Preview: Josh, BBC iPlayer

Josh Widdicombe

Can you ever reinvent the flatshare sitcom? Or to be more precise, can you reinvent it in 16 minutes? Or to be even more precise, can you reinvent the flatshare sitcom in 16 minutes in a BBC pilot that isn’t actually being broadcast on the TV, going out, initially at least, only online? Well that’s kind of what Josh Widdicombe attempts to do in his new one-off for the Comedy Feeds strand, entitled Josh.

I heard about this project earlier this year when I interviewed Widdicombe. Given the domestic setting, the eponymous title and the fact that someone somewhere (maybe me) once lazily dubbed the ginger-haired Devonian the English Seinfeld, I expected a fairly predictable observational sitcom. I was partially right, but I was also very wrong. 

Josh, co-written by Widdicombe and fellow comic Tom Craine and directed by David Schneider, is actually very good and quite original. Of course it has its derivative moments.  Don’t be put off by the corny Woody Allen-ish jazzy theme tune. And landlord Geoff, played by Jack Dee, is something of a needy Rigsby. One can imagine Widdicombe and Craine sitting in the writing room trying to think of a way to make him less like Rigsby, so they made him obsessed by Rachel Stevens, which helps a bit, but not much. Jack Dee is very good though. In fact there’s a hint of Rising Damp about the whole set-up, albeit with better furniture.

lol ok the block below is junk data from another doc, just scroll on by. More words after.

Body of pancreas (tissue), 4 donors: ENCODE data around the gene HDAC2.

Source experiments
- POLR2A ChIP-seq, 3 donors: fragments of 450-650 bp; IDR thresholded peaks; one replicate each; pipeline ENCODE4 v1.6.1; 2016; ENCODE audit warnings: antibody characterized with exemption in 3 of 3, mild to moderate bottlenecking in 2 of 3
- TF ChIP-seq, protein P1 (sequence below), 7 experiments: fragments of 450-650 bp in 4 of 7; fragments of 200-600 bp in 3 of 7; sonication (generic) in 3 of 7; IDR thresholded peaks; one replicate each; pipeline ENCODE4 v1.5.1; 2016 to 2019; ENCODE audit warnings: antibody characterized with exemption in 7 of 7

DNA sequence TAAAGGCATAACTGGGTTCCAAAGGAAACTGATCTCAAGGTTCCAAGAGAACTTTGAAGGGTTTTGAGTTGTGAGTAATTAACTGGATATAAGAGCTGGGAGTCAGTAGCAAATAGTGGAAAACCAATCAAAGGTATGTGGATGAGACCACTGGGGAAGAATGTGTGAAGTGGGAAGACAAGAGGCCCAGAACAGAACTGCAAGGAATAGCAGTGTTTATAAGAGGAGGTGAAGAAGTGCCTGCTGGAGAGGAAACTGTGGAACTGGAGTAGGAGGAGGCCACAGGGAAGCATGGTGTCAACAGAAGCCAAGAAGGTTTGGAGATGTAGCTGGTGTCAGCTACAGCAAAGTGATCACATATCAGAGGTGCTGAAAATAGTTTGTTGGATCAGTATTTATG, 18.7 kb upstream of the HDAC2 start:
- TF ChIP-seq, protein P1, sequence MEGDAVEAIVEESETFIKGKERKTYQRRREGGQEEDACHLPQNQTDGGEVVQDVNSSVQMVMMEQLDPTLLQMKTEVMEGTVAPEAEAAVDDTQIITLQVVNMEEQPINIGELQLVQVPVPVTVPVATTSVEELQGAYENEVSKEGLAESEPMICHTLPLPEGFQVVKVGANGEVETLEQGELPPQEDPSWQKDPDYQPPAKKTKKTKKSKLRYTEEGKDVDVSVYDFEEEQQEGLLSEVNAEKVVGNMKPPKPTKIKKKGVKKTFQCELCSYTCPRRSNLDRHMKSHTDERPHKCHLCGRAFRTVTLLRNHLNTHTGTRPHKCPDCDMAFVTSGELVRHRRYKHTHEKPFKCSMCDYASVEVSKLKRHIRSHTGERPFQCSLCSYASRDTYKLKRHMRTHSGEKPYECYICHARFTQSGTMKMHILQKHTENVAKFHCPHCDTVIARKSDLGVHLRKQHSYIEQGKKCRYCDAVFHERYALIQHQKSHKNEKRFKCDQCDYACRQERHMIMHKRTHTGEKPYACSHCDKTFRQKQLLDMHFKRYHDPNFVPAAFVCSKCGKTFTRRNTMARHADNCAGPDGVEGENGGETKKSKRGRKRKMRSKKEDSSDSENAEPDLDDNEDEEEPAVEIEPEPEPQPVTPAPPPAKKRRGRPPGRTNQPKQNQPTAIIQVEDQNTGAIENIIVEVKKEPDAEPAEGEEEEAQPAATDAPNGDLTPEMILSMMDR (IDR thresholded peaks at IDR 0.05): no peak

The co-stars are pretty good too. Another quality comic Elis James plays unashamedly Welsh live-in chum Owen and has a nice line in eccentric dating advice: “Girls love a fortified wine.” Beattie Edmondson is effective enough as the third lodger to erase the memory of her appearance in The Wright Way. Her dad Ade, of course, was in The Young Ones, so she ought to know a bit about youthful flatshare comedies via a mix of DNA and osmosis.

Best of all is the clued-in script and the structure, which echoes the way that Curb Your Enthusiasm and, yes, Seinfeld, always neatly tie all the loose ends together. It also shows the writers’ stand-up roots with some quick callbacks and pay-offs, but they are clever ones that you may not spot being set up. Well, I didn’t anyway, though maybe there is something about watching a comedy on an 11inch laptop that means it doesn’t get the same undivided attention as it does when watched on a 36inch plasma screen.

Hopefully Josh will turn up on TV, but it’ll have to be quick about it as BBC3 is set to go online in 2015. Does it reinvent the sitcom? No. Will it make you laugh? Yes.

Watch Josh here.

 

 

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